Presentation Abstract

Session: General Poster Session 2
Abstract Number: 406-P
Title: Can Diabetes Alert Dogs Truly Detect Hypoglycemia?
Authors: DANA S. HARDIN, JENNIFER CATTET, WESLEY ANDERSON, ZACHARY SKRIVANEK, Indianapolis, IN.
Abstract: Our group previously documented the positive impact of a diabetes alert dog (DAD) on a diabetes patient’s quality of life. To our knowledge, no randomized controlled studies were published regarding the ability of DADs to detect hypoglycemia. Our current work aimed to test DADs in 2 controlled trials.
Four service dogs from the Indiana Canine Assistance Network previously trained in both basic and advanced obedience and mobility assistance were placed in a hypoglycemia alert training program. The training introduced the dogs to perspiration and breath samples from patients with type 1 diabetes, followed by positive reinforcement for successful recognition (alert) of hypoglycemic (low) samples. For the purposes of the current 2 studies, samples were placed in separate cups on a randomization device (Lazy Suzan wheel). One cup contained the low sample, 3 contained normoglycemic samples from the same patient, and 3 contained gauze without samples. In both studies, 4 separate wheels, containing samples from 4 separate patients were used and dogs (study 1 n=2, study 2 n=4) replicated the search 2 times/wheel. The placement of the samples was based on a pre-specified randomization scheme.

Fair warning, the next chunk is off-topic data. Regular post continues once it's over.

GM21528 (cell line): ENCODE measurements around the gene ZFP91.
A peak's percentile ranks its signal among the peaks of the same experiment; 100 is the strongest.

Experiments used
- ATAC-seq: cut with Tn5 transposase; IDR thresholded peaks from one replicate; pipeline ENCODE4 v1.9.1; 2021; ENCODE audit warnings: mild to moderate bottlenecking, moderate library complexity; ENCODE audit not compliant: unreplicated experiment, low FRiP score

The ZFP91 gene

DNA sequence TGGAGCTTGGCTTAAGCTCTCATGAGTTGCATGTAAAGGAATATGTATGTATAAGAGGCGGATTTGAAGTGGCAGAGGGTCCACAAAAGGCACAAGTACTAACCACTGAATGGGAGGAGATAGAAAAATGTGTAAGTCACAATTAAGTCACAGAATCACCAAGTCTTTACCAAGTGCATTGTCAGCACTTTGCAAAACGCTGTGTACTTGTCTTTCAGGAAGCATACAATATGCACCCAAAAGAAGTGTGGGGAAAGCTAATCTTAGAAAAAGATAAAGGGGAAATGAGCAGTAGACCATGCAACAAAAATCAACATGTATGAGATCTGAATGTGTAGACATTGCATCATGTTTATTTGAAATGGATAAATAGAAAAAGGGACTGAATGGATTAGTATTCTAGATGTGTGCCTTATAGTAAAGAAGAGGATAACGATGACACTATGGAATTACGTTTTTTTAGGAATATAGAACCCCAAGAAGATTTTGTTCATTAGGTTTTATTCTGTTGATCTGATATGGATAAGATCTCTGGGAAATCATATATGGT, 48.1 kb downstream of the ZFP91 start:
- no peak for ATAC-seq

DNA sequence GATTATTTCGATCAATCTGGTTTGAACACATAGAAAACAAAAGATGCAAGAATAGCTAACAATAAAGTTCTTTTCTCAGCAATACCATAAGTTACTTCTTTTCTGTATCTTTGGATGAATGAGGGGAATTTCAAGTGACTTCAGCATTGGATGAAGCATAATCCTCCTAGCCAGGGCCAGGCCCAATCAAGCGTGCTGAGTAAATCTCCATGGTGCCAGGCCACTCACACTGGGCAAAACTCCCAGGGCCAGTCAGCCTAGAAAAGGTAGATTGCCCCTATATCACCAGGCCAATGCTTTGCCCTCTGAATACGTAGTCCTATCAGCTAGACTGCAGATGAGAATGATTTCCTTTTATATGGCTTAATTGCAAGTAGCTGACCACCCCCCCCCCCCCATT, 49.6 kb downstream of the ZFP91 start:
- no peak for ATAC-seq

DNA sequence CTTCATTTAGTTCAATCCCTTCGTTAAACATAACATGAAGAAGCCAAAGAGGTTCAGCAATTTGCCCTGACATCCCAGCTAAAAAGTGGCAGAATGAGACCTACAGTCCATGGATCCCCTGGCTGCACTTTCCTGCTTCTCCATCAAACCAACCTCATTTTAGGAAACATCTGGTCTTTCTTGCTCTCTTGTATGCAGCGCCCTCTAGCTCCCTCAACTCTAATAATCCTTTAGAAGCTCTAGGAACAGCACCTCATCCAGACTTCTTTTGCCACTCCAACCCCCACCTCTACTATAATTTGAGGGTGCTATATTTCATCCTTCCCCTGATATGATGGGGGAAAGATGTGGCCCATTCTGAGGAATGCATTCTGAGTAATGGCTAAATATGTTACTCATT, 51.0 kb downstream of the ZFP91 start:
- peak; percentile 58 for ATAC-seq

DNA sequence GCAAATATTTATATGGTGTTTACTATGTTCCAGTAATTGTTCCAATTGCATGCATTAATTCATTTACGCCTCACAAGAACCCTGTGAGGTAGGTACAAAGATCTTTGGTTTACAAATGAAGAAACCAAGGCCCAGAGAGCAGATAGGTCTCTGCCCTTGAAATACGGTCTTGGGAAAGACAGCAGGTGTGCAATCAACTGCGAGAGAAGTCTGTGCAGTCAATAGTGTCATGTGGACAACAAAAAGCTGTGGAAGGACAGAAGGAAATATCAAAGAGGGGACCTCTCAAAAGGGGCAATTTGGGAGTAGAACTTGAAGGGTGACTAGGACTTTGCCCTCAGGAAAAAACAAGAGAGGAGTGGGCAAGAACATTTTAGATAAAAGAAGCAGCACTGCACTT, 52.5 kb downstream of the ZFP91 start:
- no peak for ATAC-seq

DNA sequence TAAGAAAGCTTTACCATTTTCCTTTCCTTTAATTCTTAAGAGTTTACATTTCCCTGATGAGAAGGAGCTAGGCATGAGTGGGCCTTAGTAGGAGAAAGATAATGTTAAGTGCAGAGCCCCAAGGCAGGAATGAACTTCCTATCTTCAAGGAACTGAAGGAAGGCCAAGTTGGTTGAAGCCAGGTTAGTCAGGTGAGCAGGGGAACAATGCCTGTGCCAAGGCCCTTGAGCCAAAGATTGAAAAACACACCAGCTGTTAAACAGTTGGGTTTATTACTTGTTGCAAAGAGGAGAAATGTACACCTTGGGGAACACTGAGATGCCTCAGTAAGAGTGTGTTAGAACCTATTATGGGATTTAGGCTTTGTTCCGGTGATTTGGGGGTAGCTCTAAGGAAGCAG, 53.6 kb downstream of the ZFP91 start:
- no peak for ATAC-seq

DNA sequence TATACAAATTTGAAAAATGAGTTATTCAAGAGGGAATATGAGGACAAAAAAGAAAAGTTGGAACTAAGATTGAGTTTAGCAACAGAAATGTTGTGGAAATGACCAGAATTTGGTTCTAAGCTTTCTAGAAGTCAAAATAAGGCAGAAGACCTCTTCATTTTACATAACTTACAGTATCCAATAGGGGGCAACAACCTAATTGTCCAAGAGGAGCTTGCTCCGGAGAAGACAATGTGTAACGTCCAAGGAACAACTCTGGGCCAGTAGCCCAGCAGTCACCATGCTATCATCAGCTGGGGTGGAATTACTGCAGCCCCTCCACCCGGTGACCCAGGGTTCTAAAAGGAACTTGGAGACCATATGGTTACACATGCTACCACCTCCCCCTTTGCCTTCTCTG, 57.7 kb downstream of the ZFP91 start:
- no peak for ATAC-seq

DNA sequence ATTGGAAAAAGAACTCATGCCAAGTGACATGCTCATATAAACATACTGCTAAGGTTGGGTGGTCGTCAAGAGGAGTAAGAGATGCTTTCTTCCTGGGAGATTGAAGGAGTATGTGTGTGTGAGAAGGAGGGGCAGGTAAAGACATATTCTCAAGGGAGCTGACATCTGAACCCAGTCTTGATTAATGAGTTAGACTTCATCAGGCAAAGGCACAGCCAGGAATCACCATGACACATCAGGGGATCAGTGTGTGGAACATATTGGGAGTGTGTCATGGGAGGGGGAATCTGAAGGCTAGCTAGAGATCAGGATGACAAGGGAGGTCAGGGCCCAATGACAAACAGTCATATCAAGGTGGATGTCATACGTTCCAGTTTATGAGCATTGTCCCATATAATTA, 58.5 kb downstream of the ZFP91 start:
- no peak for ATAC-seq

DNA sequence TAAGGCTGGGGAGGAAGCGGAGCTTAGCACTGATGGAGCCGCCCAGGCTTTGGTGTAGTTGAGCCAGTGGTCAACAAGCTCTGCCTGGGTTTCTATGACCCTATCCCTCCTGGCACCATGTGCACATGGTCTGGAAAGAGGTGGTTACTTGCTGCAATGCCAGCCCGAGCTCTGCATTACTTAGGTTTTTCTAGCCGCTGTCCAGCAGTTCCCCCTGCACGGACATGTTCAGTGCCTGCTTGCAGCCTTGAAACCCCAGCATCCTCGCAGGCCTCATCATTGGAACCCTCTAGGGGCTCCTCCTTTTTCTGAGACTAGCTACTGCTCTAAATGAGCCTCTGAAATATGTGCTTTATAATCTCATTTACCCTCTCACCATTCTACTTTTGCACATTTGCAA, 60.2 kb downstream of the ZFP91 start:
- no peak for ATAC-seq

Sensitivity (proportion of correct alerts) and specificity (proportion of sniffs without alert on normoglycemic samples) were calculated after pooling data across all trials in both studies (2 dogs participated in both studies). Overall, the best dog performed at 71% (percent) sensitivity / 90% specificity. The dog with the poorest performance was 22% sensitivity / 75% specificity. This variability in dog performance reflects differences in training level and other individual animal characteristics.
Our results demonstrate that DADs are able to identify chemical compounds specific to hypoglycemia and therefore be trained to alert to its presence. We are continuing studies to elucidate best practices for training DADs and ultimately to identify the chemical signature that the dogs are detecting.





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